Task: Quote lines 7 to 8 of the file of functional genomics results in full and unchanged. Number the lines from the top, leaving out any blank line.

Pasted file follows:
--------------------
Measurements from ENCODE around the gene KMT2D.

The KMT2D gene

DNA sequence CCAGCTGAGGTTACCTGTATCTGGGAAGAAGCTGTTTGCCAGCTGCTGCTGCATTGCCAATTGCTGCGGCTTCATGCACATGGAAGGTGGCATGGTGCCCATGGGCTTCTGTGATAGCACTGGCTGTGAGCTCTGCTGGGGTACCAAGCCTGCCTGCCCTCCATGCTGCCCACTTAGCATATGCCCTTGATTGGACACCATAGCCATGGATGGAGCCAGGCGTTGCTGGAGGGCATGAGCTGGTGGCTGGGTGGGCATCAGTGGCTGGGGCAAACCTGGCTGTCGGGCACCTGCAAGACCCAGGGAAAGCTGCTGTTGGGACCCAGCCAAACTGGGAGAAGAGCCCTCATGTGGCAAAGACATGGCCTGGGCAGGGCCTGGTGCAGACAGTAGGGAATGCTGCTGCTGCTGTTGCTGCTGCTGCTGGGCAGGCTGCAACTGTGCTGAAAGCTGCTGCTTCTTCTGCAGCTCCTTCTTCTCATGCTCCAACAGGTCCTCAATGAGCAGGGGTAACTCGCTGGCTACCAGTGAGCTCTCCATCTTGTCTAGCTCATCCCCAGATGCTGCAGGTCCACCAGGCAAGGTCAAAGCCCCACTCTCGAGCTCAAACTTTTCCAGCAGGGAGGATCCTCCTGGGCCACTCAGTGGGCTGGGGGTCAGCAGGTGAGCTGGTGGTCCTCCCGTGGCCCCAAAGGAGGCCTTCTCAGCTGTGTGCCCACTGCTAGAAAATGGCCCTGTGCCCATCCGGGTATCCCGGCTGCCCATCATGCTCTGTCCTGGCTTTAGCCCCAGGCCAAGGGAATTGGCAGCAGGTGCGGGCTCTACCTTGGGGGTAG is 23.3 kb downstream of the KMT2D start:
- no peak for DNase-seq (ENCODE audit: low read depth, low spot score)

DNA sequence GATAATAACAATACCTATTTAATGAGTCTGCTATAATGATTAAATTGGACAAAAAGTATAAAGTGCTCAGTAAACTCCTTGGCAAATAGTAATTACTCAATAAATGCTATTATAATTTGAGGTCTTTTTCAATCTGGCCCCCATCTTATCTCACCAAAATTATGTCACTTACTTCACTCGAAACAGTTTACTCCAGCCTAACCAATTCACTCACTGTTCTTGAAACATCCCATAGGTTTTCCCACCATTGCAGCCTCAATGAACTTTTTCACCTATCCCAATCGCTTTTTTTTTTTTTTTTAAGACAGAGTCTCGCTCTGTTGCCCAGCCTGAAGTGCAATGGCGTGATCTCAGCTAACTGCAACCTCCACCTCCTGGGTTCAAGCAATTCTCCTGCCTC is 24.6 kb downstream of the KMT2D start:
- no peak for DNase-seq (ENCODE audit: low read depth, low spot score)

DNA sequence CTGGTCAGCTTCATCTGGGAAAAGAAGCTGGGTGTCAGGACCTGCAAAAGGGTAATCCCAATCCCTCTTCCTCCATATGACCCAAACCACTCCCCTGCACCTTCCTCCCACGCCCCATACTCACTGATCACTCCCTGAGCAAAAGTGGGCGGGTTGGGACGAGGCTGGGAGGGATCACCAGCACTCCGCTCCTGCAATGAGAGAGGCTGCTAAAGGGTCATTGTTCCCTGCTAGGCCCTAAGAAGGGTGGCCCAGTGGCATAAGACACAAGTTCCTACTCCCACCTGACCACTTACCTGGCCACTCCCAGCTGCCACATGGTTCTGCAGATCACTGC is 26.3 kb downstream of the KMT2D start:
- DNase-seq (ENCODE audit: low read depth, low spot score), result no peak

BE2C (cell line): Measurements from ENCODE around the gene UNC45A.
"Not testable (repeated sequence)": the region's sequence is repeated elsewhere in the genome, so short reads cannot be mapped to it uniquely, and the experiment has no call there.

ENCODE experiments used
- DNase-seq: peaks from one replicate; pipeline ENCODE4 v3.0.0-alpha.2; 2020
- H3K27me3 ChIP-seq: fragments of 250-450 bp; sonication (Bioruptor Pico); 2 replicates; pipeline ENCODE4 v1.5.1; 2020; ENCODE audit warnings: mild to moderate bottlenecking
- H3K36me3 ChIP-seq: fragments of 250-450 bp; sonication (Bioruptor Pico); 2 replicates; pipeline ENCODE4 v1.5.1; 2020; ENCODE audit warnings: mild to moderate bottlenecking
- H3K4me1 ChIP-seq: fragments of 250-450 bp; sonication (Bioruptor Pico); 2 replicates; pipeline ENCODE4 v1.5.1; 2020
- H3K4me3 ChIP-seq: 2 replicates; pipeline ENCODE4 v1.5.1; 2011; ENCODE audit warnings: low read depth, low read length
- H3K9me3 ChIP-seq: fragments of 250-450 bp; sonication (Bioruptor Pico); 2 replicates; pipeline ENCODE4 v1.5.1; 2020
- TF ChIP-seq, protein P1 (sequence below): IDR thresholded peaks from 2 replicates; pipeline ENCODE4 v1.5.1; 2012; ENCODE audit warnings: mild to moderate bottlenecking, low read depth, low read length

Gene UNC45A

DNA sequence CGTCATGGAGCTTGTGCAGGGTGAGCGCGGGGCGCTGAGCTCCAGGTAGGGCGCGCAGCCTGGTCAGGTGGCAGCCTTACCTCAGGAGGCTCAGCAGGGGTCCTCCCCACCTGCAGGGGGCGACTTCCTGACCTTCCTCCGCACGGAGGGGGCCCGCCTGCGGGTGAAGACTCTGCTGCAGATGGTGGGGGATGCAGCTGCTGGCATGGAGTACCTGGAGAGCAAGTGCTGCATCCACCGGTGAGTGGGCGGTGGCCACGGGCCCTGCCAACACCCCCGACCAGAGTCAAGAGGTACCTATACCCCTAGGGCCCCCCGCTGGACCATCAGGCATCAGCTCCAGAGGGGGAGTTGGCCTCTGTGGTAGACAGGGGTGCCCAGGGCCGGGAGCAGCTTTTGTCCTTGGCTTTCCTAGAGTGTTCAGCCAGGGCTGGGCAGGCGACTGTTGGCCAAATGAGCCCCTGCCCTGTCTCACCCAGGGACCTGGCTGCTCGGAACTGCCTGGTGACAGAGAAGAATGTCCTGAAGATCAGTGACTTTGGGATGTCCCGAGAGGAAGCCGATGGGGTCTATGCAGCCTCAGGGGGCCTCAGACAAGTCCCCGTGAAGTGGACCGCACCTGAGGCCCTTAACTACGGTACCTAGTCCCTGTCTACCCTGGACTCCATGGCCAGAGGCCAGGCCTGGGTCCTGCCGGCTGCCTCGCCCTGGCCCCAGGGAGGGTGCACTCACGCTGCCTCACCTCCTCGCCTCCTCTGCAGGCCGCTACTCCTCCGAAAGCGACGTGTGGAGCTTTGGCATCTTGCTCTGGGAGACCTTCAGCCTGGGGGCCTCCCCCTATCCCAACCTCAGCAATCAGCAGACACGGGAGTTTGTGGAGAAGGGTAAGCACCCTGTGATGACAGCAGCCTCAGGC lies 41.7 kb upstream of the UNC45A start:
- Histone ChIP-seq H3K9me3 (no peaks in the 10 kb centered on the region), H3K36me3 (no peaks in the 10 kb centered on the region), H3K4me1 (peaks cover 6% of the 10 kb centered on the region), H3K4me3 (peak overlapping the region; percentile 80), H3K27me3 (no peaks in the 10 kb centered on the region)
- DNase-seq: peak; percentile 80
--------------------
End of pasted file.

DNA sequence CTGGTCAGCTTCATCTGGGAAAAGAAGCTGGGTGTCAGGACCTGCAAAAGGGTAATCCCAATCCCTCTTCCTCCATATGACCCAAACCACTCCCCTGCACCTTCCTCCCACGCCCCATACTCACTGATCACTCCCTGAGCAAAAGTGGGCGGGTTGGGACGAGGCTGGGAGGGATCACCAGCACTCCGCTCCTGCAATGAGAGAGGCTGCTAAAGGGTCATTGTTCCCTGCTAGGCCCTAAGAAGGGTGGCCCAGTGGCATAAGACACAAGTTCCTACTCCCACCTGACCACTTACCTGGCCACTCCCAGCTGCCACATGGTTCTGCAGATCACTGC is 26.3 kb downstream of the KMT2D start:
- DNase-seq (ENCODE audit: low read depth, low spot score), result no peak